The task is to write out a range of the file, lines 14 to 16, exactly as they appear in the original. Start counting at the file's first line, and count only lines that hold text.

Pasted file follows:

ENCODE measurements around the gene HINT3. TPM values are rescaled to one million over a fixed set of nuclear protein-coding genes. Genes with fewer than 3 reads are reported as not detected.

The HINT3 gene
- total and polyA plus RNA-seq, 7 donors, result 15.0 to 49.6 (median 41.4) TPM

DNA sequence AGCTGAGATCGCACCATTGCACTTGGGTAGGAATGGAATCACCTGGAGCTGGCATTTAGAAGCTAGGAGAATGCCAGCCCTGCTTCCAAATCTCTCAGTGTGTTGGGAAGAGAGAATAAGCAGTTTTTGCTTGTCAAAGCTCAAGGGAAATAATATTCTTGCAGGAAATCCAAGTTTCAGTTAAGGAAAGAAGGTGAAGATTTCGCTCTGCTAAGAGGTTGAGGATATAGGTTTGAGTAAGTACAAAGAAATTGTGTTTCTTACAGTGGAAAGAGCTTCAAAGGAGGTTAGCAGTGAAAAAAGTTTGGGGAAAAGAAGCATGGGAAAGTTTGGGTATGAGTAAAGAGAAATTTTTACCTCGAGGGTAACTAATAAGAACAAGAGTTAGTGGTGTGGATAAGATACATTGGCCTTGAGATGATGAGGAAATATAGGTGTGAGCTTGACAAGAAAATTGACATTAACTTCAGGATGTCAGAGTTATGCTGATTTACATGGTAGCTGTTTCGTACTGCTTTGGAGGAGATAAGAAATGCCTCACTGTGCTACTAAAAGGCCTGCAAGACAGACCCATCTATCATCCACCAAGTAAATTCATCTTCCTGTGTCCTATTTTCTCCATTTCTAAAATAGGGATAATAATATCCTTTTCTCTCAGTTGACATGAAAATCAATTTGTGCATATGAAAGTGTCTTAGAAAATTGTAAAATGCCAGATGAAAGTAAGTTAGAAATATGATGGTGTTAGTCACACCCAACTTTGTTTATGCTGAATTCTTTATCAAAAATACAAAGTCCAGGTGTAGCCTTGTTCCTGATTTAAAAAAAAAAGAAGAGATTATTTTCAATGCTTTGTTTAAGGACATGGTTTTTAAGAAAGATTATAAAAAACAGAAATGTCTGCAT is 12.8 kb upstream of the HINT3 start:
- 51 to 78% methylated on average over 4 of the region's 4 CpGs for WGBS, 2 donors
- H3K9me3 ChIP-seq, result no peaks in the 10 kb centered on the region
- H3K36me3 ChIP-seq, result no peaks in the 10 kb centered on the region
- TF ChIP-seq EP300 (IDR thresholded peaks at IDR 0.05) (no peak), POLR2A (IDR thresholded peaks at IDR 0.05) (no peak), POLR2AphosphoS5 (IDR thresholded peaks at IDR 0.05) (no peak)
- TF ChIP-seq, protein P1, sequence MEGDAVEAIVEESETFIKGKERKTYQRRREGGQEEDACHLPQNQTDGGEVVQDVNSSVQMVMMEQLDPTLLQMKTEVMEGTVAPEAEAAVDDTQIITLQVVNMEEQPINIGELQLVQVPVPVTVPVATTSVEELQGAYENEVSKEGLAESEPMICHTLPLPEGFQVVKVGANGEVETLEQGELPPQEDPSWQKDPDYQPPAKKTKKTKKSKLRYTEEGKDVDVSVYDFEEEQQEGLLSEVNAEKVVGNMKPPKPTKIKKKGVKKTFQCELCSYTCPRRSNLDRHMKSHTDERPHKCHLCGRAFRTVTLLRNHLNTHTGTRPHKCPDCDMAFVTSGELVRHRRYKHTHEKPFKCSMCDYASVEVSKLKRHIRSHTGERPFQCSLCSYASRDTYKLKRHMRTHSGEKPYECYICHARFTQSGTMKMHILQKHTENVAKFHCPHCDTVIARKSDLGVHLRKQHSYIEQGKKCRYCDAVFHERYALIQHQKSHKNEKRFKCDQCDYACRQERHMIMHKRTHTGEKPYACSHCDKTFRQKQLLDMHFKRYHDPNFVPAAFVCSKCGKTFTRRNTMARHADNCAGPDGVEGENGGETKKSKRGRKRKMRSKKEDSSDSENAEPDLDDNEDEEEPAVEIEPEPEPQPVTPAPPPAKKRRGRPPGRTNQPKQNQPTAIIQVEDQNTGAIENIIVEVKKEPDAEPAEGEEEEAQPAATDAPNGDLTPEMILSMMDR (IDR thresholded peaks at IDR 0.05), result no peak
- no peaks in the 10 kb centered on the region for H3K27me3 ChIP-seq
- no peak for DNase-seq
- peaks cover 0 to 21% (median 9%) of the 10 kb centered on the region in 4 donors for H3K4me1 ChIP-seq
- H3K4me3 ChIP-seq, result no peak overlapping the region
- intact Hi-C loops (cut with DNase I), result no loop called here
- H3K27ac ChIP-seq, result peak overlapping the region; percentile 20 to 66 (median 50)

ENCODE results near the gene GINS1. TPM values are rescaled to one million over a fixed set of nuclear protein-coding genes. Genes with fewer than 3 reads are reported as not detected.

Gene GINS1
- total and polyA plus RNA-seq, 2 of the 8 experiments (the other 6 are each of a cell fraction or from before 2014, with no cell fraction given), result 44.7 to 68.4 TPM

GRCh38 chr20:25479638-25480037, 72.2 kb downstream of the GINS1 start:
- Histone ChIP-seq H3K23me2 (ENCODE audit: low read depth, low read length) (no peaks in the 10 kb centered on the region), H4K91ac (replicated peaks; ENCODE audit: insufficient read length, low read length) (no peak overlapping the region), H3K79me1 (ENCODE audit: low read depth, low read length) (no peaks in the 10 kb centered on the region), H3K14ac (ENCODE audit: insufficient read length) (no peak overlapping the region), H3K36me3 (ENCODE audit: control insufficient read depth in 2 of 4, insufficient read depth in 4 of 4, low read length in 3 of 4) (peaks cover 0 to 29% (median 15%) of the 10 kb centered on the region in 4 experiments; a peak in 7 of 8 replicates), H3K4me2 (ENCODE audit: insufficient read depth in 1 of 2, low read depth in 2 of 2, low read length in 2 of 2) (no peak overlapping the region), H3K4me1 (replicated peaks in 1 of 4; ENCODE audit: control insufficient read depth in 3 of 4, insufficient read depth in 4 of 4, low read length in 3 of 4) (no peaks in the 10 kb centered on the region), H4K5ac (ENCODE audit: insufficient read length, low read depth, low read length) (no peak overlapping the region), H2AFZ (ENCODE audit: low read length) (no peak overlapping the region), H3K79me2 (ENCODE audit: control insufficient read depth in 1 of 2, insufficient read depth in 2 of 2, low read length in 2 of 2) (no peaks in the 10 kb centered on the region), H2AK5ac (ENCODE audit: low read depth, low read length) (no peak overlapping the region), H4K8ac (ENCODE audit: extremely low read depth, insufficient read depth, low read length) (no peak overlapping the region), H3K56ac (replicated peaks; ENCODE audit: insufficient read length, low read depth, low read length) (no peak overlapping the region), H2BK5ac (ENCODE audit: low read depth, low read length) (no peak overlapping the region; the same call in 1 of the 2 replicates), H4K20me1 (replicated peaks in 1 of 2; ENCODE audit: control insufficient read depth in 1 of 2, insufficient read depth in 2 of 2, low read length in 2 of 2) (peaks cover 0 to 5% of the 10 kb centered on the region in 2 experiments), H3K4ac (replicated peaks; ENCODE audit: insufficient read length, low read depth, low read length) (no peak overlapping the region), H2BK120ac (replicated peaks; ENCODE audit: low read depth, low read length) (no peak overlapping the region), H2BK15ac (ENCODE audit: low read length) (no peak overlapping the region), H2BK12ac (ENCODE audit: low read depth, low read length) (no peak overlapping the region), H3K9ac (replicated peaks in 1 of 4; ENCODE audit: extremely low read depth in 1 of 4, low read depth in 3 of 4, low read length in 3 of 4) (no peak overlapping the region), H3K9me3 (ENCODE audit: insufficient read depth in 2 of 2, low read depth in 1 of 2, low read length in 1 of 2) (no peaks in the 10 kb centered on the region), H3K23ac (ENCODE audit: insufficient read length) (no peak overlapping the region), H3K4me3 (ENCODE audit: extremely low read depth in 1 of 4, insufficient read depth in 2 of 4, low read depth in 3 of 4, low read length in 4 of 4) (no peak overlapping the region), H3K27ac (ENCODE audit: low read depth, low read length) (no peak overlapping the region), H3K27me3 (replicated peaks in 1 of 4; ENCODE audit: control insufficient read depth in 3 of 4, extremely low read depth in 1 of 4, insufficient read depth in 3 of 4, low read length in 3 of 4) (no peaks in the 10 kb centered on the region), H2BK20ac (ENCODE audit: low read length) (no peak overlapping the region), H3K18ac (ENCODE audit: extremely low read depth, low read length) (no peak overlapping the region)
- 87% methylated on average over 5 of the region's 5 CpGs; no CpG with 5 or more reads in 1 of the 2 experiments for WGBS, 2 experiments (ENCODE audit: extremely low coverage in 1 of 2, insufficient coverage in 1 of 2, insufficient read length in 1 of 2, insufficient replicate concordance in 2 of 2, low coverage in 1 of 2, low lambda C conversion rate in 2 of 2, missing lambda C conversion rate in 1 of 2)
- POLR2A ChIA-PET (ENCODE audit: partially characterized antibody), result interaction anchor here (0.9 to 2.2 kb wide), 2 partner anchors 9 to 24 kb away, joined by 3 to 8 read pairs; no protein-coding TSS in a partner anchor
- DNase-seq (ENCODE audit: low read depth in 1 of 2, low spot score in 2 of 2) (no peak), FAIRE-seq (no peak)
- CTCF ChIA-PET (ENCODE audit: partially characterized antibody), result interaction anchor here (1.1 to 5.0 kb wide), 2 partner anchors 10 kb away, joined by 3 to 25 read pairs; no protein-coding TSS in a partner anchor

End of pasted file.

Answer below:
- intact Hi-C loops (cut with DNase I), result no loop called here
- H3K27ac ChIP-seq, result peak overlapping the region; percentile 20 to 66 (median 50)

ENCODE results near the gene GINS1. TPM values are rescaled to one million over a fixed set of nuclear protein-coding genes. Genes with fewer than 3 reads are reported as not detected.